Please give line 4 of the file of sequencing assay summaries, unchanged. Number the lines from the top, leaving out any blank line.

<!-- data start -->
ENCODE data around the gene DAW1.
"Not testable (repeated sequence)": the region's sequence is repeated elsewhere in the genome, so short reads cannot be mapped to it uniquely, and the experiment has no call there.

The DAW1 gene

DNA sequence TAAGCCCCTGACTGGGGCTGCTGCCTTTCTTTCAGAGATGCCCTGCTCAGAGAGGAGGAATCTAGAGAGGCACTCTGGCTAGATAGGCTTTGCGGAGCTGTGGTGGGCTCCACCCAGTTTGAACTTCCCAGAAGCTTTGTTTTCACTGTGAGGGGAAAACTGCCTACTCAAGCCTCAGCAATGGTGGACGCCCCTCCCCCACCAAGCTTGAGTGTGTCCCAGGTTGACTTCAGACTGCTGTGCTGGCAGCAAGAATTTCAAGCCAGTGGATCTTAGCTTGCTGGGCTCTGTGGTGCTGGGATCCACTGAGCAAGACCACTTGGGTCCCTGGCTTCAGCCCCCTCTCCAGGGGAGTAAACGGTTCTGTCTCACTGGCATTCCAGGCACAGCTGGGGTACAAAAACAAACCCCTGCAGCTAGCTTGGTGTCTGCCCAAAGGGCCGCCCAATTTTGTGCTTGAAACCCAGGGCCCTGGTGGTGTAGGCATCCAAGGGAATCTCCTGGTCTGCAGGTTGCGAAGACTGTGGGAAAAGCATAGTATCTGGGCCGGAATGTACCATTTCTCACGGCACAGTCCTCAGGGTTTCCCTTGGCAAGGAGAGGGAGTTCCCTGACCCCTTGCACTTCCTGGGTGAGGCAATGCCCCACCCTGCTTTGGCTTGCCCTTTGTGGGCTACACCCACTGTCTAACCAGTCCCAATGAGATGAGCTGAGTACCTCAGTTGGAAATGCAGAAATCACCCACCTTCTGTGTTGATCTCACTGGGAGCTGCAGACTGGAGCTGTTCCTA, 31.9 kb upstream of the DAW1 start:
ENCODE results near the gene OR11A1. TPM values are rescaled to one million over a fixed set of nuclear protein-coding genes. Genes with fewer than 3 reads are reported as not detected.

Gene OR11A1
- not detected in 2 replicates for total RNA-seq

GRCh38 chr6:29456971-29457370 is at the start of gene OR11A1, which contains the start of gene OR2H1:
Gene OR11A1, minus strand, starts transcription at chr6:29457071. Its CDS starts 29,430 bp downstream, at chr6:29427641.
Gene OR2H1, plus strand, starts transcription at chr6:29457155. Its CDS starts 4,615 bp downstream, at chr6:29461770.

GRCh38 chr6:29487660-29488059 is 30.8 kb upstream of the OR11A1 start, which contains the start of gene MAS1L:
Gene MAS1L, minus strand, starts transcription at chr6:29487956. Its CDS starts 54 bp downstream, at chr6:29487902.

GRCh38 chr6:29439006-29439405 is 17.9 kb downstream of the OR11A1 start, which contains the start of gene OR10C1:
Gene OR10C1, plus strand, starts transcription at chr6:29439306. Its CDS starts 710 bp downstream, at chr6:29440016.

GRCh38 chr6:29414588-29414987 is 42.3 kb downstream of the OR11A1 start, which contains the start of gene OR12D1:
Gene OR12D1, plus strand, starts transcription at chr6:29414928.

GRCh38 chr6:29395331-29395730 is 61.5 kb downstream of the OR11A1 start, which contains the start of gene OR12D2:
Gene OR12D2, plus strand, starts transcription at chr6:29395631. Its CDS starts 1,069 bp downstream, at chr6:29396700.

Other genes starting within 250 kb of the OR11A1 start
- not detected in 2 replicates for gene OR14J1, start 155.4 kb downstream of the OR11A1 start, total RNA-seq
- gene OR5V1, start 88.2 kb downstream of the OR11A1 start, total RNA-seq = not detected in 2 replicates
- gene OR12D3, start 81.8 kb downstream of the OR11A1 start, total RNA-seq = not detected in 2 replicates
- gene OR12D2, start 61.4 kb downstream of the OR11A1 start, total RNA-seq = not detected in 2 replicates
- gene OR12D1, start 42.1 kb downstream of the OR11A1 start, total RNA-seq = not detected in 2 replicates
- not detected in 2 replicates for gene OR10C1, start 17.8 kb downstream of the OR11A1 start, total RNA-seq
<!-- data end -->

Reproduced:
DNA sequence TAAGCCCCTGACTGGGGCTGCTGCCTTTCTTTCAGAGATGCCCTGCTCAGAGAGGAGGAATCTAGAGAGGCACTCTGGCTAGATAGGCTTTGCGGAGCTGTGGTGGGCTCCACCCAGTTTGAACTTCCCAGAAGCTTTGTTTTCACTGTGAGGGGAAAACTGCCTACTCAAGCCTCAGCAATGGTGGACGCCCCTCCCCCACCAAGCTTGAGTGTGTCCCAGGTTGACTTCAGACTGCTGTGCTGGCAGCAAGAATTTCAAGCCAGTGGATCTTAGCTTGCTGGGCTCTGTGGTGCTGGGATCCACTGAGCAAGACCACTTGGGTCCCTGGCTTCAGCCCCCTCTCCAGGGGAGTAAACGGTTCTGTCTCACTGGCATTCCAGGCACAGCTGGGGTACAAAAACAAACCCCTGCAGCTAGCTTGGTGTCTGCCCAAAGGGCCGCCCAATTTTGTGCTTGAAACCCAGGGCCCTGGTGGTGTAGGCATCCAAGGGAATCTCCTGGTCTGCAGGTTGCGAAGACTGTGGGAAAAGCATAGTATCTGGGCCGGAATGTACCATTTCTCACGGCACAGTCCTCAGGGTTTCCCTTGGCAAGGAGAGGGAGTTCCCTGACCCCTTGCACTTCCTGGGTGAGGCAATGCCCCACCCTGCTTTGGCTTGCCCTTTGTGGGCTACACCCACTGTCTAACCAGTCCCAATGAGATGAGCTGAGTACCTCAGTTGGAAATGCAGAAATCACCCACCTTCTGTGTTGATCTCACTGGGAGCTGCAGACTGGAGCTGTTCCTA, 31.9 kb upstream of the DAW1 start: